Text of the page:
Invited to Shushi by Melkonian, New York-based artist Kardash Onnig spent five intense months in war-torn Shushi in 2001, as the young republic’s first artist-in-residence. While training young apprentices in the remote and impoverished town of Shushi, what Kardash found in the local human and natural landscape both enraged and riveted him. His impressions, recorded in a journal, form the foundation for his book “Savage Chic: Chronicles of a Fool in the Caucasus”. Kardash’s words are part philosophical reflection, part sociological critique and part artistic commentary. This book takes a sharp U-turn from previous travelogs about Armenia and Artsakh. Brimming with unusual insight, Savage Chic is a powerful, often outrageous, and ultimately beautiful work on what it takes to transcend a glorified legacy of hatred and xenophobia, written by a sensitive observer who remains nobody’s fool.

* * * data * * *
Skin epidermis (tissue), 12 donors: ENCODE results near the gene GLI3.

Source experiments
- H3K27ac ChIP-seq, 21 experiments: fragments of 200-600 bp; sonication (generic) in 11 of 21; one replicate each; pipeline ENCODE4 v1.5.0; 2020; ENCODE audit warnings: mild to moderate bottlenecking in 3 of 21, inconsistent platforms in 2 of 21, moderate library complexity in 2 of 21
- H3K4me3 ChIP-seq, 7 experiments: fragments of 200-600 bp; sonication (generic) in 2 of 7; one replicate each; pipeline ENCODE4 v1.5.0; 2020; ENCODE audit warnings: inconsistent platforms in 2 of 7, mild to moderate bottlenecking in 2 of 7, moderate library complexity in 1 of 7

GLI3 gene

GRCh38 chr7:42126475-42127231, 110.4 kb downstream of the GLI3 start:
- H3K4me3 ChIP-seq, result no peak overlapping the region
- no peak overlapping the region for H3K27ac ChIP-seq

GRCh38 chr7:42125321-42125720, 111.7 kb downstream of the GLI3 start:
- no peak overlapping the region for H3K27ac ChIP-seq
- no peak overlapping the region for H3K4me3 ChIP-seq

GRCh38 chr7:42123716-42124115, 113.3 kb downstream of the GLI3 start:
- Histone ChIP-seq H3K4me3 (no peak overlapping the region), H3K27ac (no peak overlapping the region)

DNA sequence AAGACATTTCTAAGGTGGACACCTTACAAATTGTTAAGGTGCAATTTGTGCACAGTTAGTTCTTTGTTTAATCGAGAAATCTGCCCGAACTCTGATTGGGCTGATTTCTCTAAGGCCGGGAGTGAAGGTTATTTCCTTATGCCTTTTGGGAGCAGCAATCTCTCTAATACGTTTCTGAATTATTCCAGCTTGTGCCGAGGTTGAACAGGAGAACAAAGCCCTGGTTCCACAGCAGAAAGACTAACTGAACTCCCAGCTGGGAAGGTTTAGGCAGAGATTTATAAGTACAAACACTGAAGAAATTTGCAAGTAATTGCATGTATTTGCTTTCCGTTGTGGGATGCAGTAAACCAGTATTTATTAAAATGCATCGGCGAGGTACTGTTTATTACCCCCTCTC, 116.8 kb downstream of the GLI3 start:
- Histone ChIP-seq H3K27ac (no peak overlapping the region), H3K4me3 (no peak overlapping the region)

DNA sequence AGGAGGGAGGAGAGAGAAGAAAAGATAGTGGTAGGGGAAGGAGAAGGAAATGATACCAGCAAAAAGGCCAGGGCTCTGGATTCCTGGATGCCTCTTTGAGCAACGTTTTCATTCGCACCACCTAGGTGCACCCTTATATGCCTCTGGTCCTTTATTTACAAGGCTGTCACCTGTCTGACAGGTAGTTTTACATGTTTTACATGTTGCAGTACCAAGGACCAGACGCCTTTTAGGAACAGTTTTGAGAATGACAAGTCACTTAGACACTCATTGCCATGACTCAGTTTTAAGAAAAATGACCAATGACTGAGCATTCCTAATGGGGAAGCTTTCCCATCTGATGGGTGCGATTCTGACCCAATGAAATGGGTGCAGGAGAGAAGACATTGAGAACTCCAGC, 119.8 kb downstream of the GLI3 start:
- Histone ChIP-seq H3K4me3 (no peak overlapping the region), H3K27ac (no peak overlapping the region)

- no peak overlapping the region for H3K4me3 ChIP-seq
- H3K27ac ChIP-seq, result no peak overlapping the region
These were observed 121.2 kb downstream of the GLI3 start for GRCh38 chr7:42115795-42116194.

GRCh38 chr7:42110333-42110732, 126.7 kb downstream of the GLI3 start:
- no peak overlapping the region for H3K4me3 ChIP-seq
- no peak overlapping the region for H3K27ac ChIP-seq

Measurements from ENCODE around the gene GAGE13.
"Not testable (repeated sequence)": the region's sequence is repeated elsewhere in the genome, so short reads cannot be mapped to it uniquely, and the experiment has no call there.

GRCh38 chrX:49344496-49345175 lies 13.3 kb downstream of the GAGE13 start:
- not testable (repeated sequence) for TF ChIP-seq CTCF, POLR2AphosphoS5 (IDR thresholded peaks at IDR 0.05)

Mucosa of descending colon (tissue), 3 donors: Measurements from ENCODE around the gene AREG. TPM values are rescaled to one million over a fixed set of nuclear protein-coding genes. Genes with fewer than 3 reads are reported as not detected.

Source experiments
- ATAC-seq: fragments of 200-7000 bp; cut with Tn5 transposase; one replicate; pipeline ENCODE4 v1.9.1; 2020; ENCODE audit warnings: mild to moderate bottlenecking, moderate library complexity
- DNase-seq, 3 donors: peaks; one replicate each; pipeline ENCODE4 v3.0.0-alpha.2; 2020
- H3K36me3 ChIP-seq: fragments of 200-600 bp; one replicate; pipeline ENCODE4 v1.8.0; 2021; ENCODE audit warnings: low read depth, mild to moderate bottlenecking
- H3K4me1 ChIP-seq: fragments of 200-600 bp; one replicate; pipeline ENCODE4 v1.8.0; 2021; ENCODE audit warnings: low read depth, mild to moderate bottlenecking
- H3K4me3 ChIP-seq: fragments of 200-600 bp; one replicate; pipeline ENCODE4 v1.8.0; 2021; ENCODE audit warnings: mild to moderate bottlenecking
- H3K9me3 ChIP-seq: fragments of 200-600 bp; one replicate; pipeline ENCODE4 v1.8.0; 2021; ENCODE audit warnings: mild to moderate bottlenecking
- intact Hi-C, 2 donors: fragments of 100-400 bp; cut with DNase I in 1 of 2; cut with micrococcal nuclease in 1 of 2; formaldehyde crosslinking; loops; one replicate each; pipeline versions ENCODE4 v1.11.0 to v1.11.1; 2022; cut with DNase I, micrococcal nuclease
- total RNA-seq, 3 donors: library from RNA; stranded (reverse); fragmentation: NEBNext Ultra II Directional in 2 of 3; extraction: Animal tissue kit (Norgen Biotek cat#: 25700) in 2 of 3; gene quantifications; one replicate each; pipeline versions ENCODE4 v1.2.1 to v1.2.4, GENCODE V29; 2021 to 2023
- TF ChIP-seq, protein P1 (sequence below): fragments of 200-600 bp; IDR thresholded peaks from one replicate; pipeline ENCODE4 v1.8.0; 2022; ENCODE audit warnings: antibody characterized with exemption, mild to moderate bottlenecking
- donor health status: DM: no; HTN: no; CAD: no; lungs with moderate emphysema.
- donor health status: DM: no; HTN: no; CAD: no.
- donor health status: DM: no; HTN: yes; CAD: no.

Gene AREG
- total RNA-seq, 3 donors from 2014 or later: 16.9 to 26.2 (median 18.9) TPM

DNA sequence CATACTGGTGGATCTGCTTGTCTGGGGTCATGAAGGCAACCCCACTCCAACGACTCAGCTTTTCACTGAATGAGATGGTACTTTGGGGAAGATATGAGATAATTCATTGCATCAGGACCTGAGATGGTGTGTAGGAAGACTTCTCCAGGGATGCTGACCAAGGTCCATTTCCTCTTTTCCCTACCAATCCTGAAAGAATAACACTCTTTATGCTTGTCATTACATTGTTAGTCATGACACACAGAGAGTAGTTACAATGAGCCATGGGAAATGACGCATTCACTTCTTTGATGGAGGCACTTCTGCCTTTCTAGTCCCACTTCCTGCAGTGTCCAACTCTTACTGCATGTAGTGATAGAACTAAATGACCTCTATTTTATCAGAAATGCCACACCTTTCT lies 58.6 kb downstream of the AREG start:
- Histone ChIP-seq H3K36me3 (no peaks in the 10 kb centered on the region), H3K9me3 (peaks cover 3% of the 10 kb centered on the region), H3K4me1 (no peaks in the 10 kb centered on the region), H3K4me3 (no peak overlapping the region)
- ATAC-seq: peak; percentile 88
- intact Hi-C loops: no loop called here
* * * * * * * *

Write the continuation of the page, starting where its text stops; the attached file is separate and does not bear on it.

Among other artists, Melkonian also invited Jeff Ryan to renovate the Nngi village ceramics workshop and kiln. After making the facilities fully operational, Ryan trained and collaborated with half a dozen apprentices to produce souvenirs and functional ware, intending to market these products locally and internationally down the line. In addition to founding the Festival of Shushi, which included the construction of the amphitheater complex and forming the festival programming, the following project components were established:
1) Revival of Artisan Cottage Industries (ceramic production and printmaking)
2) Upgrade of Stepanakert’s State History Museum (reconstruction–cataloging and appraising)
4) Establishment of NK Arts Institute Complex in Shushi
5) Project Management and Oversight (developing a system and establishing a working body to manage and oversee each component).